I had left my cell phone in the next room and had not heard it ring. The red phone icon at the top told me that there was a message from a number I did not recognize.
There was a message in my voice mail that was loosely translated as the following:
“Dude! Where the hell have you been? Are you alive? I can’t find you on Facebook and it has been over a year that I don’t know what’s going on in your life. Call me. Let me know what’s going on. It’s Sunday and I’m at home. I am very worried about you.”
This, readers, is from an ex. And this is from an ex that exited my life in a way that devastated me. Who for six months ignored me and pretended he did not see me, even when I was only feet away. Who never introduced me as his girlfriend. Who, years later, as friends, offered me a job which he said would be a “blast”, consisting of working 12-hour days in the blazing sun, collecting money for a water slide.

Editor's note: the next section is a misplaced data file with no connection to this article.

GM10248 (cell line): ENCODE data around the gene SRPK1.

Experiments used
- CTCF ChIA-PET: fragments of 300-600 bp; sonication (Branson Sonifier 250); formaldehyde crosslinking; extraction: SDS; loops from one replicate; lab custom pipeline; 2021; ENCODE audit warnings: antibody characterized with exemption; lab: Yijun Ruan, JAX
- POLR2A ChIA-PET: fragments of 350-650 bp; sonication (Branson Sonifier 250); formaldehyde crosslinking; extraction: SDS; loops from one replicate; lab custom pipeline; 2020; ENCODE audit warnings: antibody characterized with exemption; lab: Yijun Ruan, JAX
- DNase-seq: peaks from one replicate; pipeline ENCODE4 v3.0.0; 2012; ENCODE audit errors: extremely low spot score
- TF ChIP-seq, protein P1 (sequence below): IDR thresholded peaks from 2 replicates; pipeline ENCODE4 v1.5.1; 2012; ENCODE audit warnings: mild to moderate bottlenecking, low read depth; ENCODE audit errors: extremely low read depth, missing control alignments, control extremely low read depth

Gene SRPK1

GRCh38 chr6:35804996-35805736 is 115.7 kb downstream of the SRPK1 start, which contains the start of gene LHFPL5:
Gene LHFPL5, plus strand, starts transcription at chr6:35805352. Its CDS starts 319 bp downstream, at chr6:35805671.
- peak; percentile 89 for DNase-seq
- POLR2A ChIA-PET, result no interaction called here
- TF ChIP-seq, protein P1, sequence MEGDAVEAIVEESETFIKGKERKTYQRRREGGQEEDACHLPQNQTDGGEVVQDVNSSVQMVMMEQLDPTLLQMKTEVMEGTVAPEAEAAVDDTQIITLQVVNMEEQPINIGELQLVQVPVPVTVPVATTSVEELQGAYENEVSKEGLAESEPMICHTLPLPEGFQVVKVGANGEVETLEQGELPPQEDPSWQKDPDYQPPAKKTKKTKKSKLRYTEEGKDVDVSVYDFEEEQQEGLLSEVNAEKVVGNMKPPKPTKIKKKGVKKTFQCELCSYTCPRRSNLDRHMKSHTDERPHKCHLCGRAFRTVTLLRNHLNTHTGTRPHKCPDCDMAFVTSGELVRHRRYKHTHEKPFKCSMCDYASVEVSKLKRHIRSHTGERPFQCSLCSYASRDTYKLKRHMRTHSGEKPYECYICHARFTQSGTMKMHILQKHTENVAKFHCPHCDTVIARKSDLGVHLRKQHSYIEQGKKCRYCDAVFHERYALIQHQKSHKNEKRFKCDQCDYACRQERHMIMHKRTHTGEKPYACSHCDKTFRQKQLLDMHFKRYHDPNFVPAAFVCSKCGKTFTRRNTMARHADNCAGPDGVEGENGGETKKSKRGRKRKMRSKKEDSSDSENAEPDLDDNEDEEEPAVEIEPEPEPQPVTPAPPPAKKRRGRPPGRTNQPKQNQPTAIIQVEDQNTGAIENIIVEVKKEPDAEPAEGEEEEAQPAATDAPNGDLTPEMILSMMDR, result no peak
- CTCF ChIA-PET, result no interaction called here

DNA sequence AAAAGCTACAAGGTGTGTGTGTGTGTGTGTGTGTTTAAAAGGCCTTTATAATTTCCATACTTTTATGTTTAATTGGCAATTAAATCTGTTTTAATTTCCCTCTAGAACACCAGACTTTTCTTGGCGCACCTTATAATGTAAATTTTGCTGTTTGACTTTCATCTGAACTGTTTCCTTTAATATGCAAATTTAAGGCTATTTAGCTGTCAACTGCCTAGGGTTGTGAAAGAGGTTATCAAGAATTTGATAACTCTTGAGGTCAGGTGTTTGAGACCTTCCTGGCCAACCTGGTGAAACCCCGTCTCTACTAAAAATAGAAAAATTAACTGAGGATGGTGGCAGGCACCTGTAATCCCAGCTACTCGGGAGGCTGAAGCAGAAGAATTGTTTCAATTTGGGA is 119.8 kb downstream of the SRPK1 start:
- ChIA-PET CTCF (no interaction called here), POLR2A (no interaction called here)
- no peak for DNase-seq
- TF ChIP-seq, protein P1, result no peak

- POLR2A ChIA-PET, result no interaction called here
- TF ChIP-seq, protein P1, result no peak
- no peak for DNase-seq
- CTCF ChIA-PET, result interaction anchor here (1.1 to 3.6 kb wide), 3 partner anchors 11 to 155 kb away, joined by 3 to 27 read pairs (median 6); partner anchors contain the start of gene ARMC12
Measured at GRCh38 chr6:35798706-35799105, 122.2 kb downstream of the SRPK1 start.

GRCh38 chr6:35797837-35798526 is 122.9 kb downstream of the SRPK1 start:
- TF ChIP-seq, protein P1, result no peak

He can’t find me on Facebook because I’ve blocked him.
That was how I closed the door to him when he offered me that job.
I stood there, phone in hand, forgetting momentarily about the lasagna I had in the oven.
It jarred me. He talked as if nothing had happened and his worry was scarcely believable after one year.
There are things that are important in life to hold on to: the happiness I felt when I got accepted into the school of my choice, the hugs I’ve received when crossing the 70.3 finish line, the elation on placing higher than I thought in a fencing tournament, the smiles of my friends’ kids when I look at them, the friendships that have endured and those that are barely being born.
I looked at all those things and the warmth they filled me with. I felt at home. In the distance, there were flickers of happiness with that man. But they were not bright enough to shine for long. And he will never offer me another light for my sky of stars.
He does not need me. I will never need him.
And with that, I erased the message he had left.
Circumstance does not make the man, it reveals him to himself. –James Allen